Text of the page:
08 Feb 2016
Bucket elevators are a specialized type of materials handling equipment. They are most often used to lift bulk materials from one height to another.
Bucket elevators resemble conveyor belts, except they move materials such as sand, fly ash, wood chips, animal feeds and others using buckets attached to a rotating belt or chain. The buckets scoop up the material, move it to the desired endpoint, then dump it out before returning back to the starting point to pick up a new load.
How bucket elevators are configured depends on the application, the type of material to be moved, the required horsepower, and the height of the elevator. Theoretically, they could be used to lift materials to any height.
Types of Materials
They are widely used in plants that process lime, manufacture fertilizer, and in pulp and paper mills, steel plants, and power plants. The buckets themselves can handle a wide variety of materials with various characteristics.
The buckets themselves can handle a wide variety of materials with various characteristics. Light, heavy, abrasive and fragile materials can all be handled using a bucket elevator. Common materials include calcined coke, fertilizer, fly ash, frac sand, minerals, potash, and coal. they aren’t recommended for wet or sticky materials or those that have a sludge consistency because these tend to create discharge issues.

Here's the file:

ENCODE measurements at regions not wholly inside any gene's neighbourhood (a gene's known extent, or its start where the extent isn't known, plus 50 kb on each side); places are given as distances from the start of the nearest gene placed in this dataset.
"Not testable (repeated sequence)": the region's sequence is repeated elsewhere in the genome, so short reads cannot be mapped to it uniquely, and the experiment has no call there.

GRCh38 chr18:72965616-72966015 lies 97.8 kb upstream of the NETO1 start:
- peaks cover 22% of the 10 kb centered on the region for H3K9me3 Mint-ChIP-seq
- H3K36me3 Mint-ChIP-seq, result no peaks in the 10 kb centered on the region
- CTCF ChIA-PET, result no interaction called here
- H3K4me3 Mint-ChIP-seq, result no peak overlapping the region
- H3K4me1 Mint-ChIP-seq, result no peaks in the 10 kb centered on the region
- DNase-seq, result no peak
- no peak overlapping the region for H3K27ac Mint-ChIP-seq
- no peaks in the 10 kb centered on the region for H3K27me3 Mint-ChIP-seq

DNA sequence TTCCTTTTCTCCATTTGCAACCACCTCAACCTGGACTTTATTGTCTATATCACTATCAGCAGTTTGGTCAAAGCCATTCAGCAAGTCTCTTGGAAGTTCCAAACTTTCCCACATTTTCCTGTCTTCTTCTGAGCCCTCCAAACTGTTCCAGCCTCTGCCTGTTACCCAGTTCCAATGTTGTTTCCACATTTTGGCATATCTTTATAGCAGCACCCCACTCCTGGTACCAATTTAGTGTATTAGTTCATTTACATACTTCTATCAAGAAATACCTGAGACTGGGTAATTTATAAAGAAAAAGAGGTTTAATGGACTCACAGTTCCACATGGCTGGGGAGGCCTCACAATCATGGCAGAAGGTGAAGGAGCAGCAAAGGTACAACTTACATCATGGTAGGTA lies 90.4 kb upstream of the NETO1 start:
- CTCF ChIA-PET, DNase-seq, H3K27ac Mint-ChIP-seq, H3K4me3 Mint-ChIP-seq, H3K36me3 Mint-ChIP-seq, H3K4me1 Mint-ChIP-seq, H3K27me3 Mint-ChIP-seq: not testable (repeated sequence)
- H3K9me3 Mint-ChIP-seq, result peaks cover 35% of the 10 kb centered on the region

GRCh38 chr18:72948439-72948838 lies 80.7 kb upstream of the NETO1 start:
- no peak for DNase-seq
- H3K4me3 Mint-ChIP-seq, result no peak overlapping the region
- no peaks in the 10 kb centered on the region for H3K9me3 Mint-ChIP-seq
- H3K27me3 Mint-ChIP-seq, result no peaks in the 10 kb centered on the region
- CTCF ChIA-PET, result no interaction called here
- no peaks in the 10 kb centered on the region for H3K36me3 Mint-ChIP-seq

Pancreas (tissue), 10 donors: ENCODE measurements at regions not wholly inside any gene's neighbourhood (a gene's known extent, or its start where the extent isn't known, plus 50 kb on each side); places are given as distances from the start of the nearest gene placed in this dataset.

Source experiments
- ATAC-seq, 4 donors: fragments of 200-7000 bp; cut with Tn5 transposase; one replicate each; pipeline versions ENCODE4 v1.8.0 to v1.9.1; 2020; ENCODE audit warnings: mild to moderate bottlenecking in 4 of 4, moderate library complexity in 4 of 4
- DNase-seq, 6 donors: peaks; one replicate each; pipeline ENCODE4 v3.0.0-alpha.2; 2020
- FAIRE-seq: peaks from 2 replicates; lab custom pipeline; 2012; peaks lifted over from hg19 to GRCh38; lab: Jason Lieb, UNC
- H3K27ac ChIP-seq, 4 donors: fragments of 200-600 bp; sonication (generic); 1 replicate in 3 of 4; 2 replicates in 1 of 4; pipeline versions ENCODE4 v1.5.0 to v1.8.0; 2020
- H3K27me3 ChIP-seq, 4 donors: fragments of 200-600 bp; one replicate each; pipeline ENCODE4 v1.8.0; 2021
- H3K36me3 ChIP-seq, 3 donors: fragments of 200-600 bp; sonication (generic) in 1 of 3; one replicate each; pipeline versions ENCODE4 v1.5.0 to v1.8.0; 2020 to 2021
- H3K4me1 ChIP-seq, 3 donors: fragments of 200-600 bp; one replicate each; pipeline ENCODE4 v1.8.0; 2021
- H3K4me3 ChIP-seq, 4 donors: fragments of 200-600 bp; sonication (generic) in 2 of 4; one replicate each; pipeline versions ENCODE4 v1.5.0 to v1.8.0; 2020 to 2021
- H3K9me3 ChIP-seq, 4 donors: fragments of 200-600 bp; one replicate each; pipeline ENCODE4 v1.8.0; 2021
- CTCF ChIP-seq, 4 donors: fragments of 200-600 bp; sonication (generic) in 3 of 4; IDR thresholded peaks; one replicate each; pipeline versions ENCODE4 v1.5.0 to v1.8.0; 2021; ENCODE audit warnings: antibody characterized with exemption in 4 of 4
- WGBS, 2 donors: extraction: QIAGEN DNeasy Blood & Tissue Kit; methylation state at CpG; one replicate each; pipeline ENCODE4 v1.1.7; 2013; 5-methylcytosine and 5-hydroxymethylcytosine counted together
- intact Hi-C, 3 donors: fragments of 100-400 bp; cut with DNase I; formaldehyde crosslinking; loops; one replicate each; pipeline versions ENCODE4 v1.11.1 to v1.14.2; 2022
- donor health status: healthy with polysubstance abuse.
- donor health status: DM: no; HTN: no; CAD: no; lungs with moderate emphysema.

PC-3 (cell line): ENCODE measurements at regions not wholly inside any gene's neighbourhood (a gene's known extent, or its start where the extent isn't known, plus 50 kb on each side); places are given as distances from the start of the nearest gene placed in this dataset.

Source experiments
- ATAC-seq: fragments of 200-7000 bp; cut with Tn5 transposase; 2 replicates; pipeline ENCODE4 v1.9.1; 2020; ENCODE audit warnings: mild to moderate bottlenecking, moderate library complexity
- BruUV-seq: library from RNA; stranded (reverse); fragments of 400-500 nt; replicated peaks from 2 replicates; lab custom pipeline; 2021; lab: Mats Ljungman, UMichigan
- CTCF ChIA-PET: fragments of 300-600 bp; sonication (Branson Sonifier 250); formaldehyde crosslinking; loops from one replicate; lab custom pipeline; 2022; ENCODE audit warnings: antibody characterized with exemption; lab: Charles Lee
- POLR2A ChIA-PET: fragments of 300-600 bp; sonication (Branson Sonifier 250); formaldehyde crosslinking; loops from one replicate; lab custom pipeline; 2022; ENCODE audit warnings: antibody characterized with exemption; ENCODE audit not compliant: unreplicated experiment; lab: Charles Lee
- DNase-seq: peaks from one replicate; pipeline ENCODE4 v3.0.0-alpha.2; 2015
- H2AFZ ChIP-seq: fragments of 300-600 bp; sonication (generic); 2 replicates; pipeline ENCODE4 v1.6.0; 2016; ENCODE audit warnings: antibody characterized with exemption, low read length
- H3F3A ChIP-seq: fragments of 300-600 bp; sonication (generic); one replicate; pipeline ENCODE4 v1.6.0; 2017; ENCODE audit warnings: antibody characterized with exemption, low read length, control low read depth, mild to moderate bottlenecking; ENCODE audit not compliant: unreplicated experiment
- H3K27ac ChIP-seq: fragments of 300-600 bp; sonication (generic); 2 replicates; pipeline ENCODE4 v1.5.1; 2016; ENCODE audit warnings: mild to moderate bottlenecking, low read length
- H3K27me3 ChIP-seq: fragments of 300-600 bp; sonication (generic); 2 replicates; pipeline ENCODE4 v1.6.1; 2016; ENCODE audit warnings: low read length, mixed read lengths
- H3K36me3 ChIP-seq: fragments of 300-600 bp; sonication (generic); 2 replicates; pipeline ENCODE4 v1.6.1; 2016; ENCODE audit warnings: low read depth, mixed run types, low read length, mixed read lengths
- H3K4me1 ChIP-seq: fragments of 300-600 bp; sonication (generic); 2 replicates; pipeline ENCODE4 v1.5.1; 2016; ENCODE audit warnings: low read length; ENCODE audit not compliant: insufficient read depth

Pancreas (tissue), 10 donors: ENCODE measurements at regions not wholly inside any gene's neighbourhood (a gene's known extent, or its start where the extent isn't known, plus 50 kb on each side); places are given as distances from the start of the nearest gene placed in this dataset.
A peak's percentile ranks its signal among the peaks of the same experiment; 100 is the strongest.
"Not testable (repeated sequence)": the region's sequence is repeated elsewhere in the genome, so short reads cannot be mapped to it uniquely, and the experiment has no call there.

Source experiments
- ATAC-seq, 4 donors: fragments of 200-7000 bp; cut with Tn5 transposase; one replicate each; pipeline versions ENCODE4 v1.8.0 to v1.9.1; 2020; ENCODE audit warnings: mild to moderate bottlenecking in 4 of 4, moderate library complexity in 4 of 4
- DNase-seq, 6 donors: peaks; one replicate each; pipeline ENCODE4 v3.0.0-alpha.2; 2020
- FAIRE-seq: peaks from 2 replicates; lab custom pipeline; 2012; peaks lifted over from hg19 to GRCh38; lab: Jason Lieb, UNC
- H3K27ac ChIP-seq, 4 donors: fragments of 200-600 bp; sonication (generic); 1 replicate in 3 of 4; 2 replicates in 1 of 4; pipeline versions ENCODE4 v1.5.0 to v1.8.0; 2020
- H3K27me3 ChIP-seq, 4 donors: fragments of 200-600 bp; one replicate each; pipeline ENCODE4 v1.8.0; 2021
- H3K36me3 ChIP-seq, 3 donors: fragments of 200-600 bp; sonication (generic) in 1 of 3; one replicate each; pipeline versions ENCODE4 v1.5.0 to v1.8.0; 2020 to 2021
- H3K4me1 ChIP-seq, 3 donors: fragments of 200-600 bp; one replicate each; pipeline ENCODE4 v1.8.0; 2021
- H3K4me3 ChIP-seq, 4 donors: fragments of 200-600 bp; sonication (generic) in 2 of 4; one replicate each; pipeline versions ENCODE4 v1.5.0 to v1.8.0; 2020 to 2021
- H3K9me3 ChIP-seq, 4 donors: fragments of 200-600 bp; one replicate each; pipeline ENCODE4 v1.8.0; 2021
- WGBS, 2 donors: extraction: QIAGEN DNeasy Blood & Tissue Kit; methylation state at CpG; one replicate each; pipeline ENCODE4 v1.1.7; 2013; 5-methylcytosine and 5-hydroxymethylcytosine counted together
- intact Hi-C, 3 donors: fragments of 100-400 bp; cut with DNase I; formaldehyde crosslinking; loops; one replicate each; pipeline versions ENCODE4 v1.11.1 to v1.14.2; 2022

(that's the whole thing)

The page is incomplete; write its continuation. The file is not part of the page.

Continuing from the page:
Two Types of Bucket Elevators
There essentially are two types of bucket elevators: Centrifugal bucket elevators and continuous bucket elevators, both of which use belt and chain options. Specialized bucket elevators are also used for certain applications, but they are the exception rather than the rule.
As the name implies, centrifugal bucket elevators use centrifugal force to toss the material out of the bucket as they travel over a pulley head or sprocket. Generally, centrifugal bucket elevators operate at a faster speed and space buckets farther apart in order to optimize material fill and reduce the risk of interference between the buckets.
Centrifugal buckets can be attached to a belt or a single chain drive.
Continuous Bucket Elevators
Continuous bucket elevators usually work at a slower speed and have buckets that are closer together. This usually allows materials to spill over the back of the preceding bucket. They also have extended sides, which allow materials to be guided gently through a discharge spout.
These modifications are frequently used for materials that are fragile, abrasive or sluggish. They allow for better aeration and minimized breakage of friable materials, and less damage to fragile material.
Generally, continuous bucket elevators are attached to a belt, single chain, or double chain drive.
Depending on the material and the applications, some bucket elevators use buckets with top covers, access doors for easy maintenance, and horizontal or vertical reinforced jig-welded head, foot, and intermediate sections.